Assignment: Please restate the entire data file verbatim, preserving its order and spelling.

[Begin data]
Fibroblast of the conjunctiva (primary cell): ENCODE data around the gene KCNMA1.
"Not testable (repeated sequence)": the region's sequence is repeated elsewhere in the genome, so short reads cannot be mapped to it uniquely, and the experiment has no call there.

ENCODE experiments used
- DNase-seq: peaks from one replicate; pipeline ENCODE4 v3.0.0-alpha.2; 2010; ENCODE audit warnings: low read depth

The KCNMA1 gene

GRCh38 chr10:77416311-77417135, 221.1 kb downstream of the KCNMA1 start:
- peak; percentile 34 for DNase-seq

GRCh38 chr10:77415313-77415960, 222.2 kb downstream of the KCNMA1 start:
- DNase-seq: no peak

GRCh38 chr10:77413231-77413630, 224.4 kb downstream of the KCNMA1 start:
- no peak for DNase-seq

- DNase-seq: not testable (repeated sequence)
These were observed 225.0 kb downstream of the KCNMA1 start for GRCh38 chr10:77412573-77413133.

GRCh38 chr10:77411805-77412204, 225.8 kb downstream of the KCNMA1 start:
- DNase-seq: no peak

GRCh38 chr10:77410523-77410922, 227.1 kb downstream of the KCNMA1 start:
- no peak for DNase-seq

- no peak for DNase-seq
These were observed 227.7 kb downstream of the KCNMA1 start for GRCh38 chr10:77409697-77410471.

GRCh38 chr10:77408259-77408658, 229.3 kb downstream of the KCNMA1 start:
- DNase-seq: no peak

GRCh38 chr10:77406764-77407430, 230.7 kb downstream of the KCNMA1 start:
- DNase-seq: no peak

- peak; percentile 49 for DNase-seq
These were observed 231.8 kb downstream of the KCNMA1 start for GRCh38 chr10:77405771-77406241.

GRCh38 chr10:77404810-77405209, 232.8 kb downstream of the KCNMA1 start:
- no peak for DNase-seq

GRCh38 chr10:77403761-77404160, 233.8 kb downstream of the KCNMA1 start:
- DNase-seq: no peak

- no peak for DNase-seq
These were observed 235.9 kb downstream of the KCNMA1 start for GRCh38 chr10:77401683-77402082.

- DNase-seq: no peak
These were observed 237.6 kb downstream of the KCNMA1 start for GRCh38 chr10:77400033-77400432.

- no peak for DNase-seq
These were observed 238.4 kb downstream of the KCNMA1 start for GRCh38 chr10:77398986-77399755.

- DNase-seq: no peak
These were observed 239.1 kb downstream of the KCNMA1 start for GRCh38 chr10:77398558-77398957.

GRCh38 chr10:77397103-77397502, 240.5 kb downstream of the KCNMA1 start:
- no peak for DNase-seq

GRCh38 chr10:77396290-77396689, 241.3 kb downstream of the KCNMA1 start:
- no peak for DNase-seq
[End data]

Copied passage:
Fibroblast of the conjunctiva (primary cell): ENCODE data around the gene KCNMA1.
"Not testable (repeated sequence)": the region's sequence is repeated elsewhere in the genome, so short reads cannot be mapped to it uniquely, and the experiment has no call there.

ENCODE experiments used
- DNase-seq: peaks from one replicate; pipeline ENCODE4 v3.0.0-alpha.2; 2010; ENCODE audit warnings: low read depth

The KCNMA1 gene

GRCh38 chr10:77416311-77417135, 221.1 kb downstream of the KCNMA1 start:
- peak; percentile 34 for DNase-seq

GRCh38 chr10:77415313-77415960, 222.2 kb downstream of the KCNMA1 start:
- DNase-seq: no peak

GRCh38 chr10:77413231-77413630, 224.4 kb downstream of the KCNMA1 start:
- no peak for DNase-seq

- DNase-seq: not testable (repeated sequence)
These were observed 225.0 kb downstream of the KCNMA1 start for GRCh38 chr10:77412573-77413133.

GRCh38 chr10:77411805-77412204, 225.8 kb downstream of the KCNMA1 start:
- DNase-seq: no peak

GRCh38 chr10:77410523-77410922, 227.1 kb downstream of the KCNMA1 start:
- no peak for DNase-seq

- no peak for DNase-seq
These were observed 227.7 kb downstream of the KCNMA1 start for GRCh38 chr10:77409697-77410471.

GRCh38 chr10:77408259-77408658, 229.3 kb downstream of the KCNMA1 start:
- DNase-seq: no peak

GRCh38 chr10:77406764-77407430, 230.7 kb downstream of the KCNMA1 start:
- DNase-seq: no peak

- peak; percentile 49 for DNase-seq
These were observed 231.8 kb downstream of the KCNMA1 start for GRCh38 chr10:77405771-77406241.

GRCh38 chr10:77404810-77405209, 232.8 kb downstream of the KCNMA1 start:
- no peak for DNase-seq

GRCh38 chr10:77403761-77404160, 233.8 kb downstream of the KCNMA1 start:
- DNase-seq: no peak

- no peak for DNase-seq
These were observed 235.9 kb downstream of the KCNMA1 start for GRCh38 chr10:77401683-77402082.

- DNase-seq: no peak
These were observed 237.6 kb downstream of the KCNMA1 start for GRCh38 chr10:77400033-77400432.

- no peak for DNase-seq
These were observed 238.4 kb downstream of the KCNMA1 start for GRCh38 chr10:77398986-77399755.

- DNase-seq: no peak
These were observed 239.1 kb downstream of the KCNMA1 start for GRCh38 chr10:77398558-77398957.

GRCh38 chr10:77397103-77397502, 240.5 kb downstream of the KCNMA1 start:
- no peak for DNase-seq

GRCh38 chr10:77396290-77396689, 241.3 kb downstream of the KCNMA1 start:
- no peak for DNase-seq